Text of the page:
A "cross connection" as defined by the Environmental Protection Agency, is any actual or potential connection between the public water supply and a source of contamination or pollution. More specifically, it is a physical link that allows potential backflow incidents; permanent or temporary piping arrangement which can allow your drinking water to be contaminated if a backflow condition occurs.
In the event of a backflow or backsiphonage event, such cross-connections constitute a hazard to the building occupants and can jeopardize the cleanliness and potability of the public water system.
Examples of Hazardous Cross-Connections
Cross-connections happen when a hose, pipe or a basin containing a substance other than drinking water is connected to a potable water distribution system. When this happens there is potential for backflow, or back siphonage.
Potentially hazardous cross-connections occurs every time someone:
- Uses a garden hose sprayer to apply insecticides or herbicides to their lawn.
- Places a hose in a bucket or pool.
- Uses their garden hose to clear a stoppage in their sewer line.
There are many other potentially hazardous cross-connection scenarios. Please review the links below for more information or call or email us directly if you have any questions regarding cross-connection and backflow conditions.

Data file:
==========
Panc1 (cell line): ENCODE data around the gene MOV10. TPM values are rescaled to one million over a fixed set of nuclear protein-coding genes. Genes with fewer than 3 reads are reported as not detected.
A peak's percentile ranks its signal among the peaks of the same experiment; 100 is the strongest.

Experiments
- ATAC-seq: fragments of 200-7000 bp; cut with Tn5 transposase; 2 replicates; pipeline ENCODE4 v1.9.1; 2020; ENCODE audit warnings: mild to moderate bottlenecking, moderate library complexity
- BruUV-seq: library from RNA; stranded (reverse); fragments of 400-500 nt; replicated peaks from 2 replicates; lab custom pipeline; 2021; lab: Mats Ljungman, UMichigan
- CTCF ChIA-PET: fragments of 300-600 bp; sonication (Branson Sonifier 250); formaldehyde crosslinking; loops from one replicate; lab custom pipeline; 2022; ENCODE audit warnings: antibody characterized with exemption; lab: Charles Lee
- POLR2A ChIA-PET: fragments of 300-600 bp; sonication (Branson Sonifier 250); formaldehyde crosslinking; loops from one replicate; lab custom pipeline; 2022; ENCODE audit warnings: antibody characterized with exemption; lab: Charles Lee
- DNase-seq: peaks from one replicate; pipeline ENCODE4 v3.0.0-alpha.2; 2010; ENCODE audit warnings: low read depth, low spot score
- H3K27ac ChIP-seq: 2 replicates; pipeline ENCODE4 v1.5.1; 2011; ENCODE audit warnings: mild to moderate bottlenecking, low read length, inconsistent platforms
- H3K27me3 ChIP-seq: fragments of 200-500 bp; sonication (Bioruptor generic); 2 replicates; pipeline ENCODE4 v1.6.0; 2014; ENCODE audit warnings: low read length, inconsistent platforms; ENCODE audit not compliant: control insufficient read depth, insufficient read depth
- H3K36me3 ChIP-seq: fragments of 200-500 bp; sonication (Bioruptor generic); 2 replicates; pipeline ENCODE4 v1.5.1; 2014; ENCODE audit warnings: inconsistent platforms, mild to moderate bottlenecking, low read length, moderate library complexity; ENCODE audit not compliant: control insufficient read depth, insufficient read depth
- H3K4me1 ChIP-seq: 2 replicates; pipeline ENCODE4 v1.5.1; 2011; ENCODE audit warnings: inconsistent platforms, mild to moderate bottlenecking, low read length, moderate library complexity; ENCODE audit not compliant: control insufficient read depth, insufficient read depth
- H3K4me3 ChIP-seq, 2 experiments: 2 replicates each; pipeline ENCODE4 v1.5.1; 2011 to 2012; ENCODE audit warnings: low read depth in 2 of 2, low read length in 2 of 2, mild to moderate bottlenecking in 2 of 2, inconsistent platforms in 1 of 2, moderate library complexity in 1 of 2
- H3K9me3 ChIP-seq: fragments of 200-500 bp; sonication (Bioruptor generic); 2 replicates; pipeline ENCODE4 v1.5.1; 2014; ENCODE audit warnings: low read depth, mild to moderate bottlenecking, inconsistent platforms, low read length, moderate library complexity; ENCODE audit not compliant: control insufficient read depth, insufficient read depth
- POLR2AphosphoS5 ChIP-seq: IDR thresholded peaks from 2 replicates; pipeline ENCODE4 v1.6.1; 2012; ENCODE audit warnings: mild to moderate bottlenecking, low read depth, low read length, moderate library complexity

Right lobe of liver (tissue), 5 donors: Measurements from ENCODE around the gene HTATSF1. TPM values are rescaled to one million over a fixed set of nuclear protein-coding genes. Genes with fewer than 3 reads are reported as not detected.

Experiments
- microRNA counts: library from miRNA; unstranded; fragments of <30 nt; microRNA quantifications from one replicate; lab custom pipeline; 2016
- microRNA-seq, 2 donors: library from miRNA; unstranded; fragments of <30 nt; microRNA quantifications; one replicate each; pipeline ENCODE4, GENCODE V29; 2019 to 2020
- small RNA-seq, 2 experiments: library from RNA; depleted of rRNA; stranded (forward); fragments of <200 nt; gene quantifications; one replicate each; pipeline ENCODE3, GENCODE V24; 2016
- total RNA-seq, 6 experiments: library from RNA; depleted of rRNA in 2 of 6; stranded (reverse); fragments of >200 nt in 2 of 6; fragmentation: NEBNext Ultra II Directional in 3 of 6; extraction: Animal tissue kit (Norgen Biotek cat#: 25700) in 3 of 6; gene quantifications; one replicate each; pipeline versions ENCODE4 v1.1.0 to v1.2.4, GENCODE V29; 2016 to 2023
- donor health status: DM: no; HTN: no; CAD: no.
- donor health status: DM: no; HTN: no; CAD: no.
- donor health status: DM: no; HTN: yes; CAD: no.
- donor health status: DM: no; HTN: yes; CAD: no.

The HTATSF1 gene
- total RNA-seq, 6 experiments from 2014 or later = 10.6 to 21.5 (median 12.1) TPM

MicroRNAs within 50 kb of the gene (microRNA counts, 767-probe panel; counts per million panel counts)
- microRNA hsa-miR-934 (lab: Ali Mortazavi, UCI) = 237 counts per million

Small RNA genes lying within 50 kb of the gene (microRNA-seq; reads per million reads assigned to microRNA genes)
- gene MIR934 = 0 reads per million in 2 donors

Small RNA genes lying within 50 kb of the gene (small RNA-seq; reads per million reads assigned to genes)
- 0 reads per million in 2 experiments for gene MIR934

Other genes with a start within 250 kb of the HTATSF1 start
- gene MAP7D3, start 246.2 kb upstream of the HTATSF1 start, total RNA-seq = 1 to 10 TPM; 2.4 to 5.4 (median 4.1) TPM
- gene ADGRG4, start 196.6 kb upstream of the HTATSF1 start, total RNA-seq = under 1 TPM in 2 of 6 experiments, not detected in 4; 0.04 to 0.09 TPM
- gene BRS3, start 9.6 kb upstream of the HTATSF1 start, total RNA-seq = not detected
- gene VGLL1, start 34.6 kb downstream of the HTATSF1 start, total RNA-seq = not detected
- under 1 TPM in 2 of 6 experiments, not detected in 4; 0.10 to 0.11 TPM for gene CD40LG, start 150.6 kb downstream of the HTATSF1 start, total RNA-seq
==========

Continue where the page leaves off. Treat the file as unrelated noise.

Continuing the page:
What is Backsiphonage?
A backsiphonage condition can occur whenever there is a lowered pressure between the potable and non-potable supply piping. For instance, during the demands imposed by fire fighting operation, or in the event of a water main break, the City water pressure may suddenly drop to a pressure that is lower than that of the non-potable system. This results in a partial vacuum being drawn on the non-potable system, and siphons the pollutants or contaminants into the potable water system.
What is Backpressure?
A backpressure condition occurs whenever an elevated pressure exists between the potable and non-potable source. These pressures can be imposed by the installation of pumps, which increase pressures above the City water supply pressure, thereby forcing non-potable water in the opposite direction of normal flow into the potable water line. Boilers or other equipment, which heat water causing thermal expansion and resulting in pressures in excess of the incoming water pressure, also can force non-potable water into the potable water piping system.
What is a Cross Connection Control Program?
A cross-connection control program is an organized, legally implemented and structured program to eliminate and contain the hazards to municipal potable water supply. These programs have been implemented and are typically passed by state or local law, and enforced by the local water supplier, such as the City of Dunedin.